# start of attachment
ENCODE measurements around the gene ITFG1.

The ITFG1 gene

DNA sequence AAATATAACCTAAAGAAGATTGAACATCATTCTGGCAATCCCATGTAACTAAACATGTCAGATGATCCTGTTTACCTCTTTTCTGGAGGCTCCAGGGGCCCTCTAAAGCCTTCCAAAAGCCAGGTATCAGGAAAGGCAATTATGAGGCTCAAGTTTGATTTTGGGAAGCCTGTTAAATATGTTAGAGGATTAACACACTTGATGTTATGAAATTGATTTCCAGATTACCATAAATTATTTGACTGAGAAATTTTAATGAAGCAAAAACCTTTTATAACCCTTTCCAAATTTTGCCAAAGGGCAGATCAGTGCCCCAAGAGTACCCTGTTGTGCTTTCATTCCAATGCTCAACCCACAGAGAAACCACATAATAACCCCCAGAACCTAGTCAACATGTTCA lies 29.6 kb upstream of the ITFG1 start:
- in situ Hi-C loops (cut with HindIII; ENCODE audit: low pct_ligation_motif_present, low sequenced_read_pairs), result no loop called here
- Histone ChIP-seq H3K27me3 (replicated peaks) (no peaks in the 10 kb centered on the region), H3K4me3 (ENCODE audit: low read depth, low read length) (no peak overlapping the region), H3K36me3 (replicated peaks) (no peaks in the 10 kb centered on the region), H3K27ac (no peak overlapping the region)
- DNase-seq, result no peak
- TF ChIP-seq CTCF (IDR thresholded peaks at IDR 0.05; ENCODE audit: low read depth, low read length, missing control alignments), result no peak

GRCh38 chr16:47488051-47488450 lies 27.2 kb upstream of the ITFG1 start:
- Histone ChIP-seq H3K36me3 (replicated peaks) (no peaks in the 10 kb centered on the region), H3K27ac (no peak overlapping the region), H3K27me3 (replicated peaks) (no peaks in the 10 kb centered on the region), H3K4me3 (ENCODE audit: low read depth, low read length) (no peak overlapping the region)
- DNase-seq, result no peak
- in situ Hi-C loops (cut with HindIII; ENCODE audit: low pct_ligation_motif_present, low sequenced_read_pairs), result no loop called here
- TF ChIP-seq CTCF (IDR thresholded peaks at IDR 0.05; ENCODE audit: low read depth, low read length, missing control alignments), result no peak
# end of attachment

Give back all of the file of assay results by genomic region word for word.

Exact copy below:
ENCODE measurements around the gene ITFG1.

The ITFG1 gene

DNA sequence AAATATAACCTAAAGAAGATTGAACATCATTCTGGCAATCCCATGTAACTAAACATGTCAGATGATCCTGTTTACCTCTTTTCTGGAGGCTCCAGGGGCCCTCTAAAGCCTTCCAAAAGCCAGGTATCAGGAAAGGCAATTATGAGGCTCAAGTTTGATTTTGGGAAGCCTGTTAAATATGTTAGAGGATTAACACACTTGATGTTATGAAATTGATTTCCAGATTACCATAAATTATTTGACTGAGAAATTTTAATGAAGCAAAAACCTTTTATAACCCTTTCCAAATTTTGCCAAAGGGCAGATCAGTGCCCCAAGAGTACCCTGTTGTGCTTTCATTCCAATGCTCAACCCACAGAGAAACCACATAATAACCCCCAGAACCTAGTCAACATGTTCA lies 29.6 kb upstream of the ITFG1 start:
- in situ Hi-C loops (cut with HindIII; ENCODE audit: low pct_ligation_motif_present, low sequenced_read_pairs), result no loop called here
- Histone ChIP-seq H3K27me3 (replicated peaks) (no peaks in the 10 kb centered on the region), H3K4me3 (ENCODE audit: low read depth, low read length) (no peak overlapping the region), H3K36me3 (replicated peaks) (no peaks in the 10 kb centered on the region), H3K27ac (no peak overlapping the region)
- DNase-seq, result no peak
- TF ChIP-seq CTCF (IDR thresholded peaks at IDR 0.05; ENCODE audit: low read depth, low read length, missing control alignments), result no peak

GRCh38 chr16:47488051-47488450 lies 27.2 kb upstream of the ITFG1 start:
- Histone ChIP-seq H3K36me3 (replicated peaks) (no peaks in the 10 kb centered on the region), H3K27ac (no peak overlapping the region), H3K27me3 (replicated peaks) (no peaks in the 10 kb centered on the region), H3K4me3 (ENCODE audit: low read depth, low read length) (no peak overlapping the region)
- DNase-seq, result no peak
- in situ Hi-C loops (cut with HindIII; ENCODE audit: low pct_ligation_motif_present, low sequenced_read_pairs), result no loop called here
- TF ChIP-seq CTCF (IDR thresholded peaks at IDR 0.05; ENCODE audit: low read depth, low read length, missing control alignments), result no peak